progressive liver disease. In those 3 patients, we had
scans, but no aberrant anatomy was evident before
90Y treatment in the 2 patients who developed radia-
tion gastritis or in the 1 patient who had a duodenal
Two patients developed jaundice at 2 weeks that
resolved in 1 patient. The second patient, who died
at 1 month after90Y treatment, presented 7 months
previously with abdominal pain only. The patient
was diagnosed with large cell NET of unknown pri-
mary site, 50% bilobar hepatic metastases, ascites,
and a large portacaval lymph node (3.7 3 3.9 cm)
within gall bladder lumen. There were no adverse
events at the time of90Y infusion with two-thirds of
the dose delivered to the right lobe and one-third of
the dose delivered to the left lobe. The patient had
jaundice and raised bilirubin at 2 days after90Y infu-
sion. Endoscopy revealed normal duodenoscopy but
a short, possibly inflammatory stricture proximal to
the hepatic confluence. A stent was inserted, and the
jaundice resolved. The patient who lived alone and
had longstanding cerebral ischemia was discharged
to a nursing home for recuperation, where she
increasingly became confused, developed pneumo-
nia, and died. A CT scan at 3 weeks after
ment revealed decreased liver tumor bulk.
Retreatment and Differential Response in Liver Lobes
The routine study treatment was90Y infusion to the
whole liver. Three patients had an initial partial
response (PR)/SD on CT scans in the right liver but
had progressive disease (PD) in the left lobe only
and were retreated at 2 months, 7 months, and
8 months. All patients had progressive liver disease,
and 1 patient died. No chemotherapy was given to
any patient who was retreated with90Y radioemboli-
zation. An additional 4 patients who had sympto-
matic, bilobar PD had a second whole liver90Y dose
at 17 months, 18 months, 22 months, and 26 months.
Two patients with extensive liver and bone metasta-
ses died, and the third patient, who had progressive
liver disease at 15 months, had SD at 11 months after
38 years with an unknown primary carcinoid who
underwent liver resection in 2000) received90Y treat-
ment in December 2003 and had a PR/SD for
18 months until June 2005, when a new liver lesion
developed, which was resected at 19 months after
90Y treatment. The patient developed symptomatic,
90Y treatment. The fourth patient (aged
Characteristics of Patients the With Best Liver Response to Yttrium-90 Radioembolization by Response Evaluation Criteria in Solid Tumors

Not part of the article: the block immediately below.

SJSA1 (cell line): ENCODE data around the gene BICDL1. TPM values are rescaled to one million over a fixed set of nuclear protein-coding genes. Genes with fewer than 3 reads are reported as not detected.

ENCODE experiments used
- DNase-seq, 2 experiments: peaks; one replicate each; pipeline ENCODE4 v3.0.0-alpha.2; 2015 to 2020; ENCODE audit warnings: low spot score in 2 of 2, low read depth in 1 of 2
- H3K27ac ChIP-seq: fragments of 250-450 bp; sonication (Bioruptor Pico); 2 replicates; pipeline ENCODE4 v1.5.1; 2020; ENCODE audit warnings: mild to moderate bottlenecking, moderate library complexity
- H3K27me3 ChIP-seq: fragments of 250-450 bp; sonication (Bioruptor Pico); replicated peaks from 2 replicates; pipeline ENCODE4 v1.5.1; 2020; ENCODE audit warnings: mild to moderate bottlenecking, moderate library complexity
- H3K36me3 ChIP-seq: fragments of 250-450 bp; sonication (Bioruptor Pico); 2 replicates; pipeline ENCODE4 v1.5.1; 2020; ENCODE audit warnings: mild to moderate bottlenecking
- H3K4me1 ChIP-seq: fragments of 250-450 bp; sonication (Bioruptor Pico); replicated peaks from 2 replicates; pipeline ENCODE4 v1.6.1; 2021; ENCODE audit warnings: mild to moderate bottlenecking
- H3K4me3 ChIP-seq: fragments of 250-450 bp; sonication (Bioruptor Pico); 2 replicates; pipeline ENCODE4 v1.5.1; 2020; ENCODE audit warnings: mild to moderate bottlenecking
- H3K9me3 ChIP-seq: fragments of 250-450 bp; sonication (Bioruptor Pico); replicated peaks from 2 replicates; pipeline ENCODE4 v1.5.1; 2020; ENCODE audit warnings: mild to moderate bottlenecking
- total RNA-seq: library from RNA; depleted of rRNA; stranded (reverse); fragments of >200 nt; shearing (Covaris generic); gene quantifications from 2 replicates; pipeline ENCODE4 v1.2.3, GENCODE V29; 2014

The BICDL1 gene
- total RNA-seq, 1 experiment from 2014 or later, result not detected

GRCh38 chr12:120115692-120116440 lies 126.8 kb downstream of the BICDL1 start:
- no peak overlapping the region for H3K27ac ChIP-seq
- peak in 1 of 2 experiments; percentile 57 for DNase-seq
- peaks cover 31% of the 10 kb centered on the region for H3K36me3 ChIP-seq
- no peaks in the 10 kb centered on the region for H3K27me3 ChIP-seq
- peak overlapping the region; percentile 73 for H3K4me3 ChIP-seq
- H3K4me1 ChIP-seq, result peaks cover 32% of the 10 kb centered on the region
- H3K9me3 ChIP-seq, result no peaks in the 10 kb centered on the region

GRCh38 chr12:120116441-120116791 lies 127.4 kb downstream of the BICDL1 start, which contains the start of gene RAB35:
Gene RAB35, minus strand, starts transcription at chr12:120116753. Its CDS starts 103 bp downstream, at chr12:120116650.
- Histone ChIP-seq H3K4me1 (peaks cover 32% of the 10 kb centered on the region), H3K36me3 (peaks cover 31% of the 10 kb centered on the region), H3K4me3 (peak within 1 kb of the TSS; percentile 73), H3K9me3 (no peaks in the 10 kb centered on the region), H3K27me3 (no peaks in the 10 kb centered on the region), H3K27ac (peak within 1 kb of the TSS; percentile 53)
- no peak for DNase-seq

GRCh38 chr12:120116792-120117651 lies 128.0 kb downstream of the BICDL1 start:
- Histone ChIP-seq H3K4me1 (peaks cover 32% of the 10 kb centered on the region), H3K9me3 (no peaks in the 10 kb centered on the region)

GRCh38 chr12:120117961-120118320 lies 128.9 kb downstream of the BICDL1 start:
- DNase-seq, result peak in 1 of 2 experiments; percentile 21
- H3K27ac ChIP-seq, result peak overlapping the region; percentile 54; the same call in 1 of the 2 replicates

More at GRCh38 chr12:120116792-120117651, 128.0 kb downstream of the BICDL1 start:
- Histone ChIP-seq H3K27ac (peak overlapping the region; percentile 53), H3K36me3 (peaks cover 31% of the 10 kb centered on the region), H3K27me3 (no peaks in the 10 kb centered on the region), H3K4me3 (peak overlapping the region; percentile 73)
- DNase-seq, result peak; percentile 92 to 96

in Liver Primary Site
Yttrium 90 Estimated
Tumor Dose, GyCgA Fall, %
CT indicates computed tomography; SIR, selective internal radiation; GBq, gigabecquerel; Gy, grays; CgA chromogranin A; CR, complete response; LR, liver resection; 1, positive; PR, partial response; IV, systemic
chemotherapy; SD, stable disease.
924CANCERSeptember 1, 2008 / Volume 113 / Number 5
progressive liver disease at 38 months and received a
carcinoid with the same histology as the liver lesion)
was resected in August 2007. At 5 years after the first
radiotherapy and radiolabeled octreotide for PD in
the liver and bone.
Difficulty in the administration of
was recorded in 2 patients because of vessel spasm
during the procedure. Both patients, who had similar
celiac axis anomalies documented on screening
treatments to the right lobe only and the left lobe
only 1 week apart. The first patient, who had multi-
focal EHD, had a liver PR at 6 months but died at
12 months with overall PD. The second patient, who
had no prior EHD, had an overall CR at 27 months.
90Y infusion. A left eye/orbital mass (NET/
The mean survival (?SE) was 27.6 ? 2.3 months.
Fourteen patients (41%) died from progressive meta-
static disease at 1 to 28 months, and the mean sur-
vival was 14.6 ? 2.2
remained alive with a mean survival of 36.7 ? 1.8
months, and 20 patients
A subjective hormone response to90Y radioemboliza-
tion was observed in this study. Twenty-four patients
(71%) had symptoms of diarrhea, flushing, or rash at
the baseline assessment. Eighteen of 33 patients
(55%) at 3 months and 16 of 32 patients (50%) at
6 months who previously were symptomatic reported
improvement. No patient reported de novo hormone
symptoms. Two patients with EHD had increased tri-
cuspid disease at 29 months after90Y treatment.
Table 1, and data on hepatic progression are shown
in Table 2. In the liver, a CR was observed in
6 patients, 11 patients had a PR, 5 patients had SD,
and 11 patients had PD.
for patientswhodemonstrateda hepatic
90Y radioembolization are shown in
Tumor Marker Response
To assess the CgA marker response to90Y radioembo-
lization, 33 of 34 patients who had baseline CgA and
serial data available were divided into 2 groups: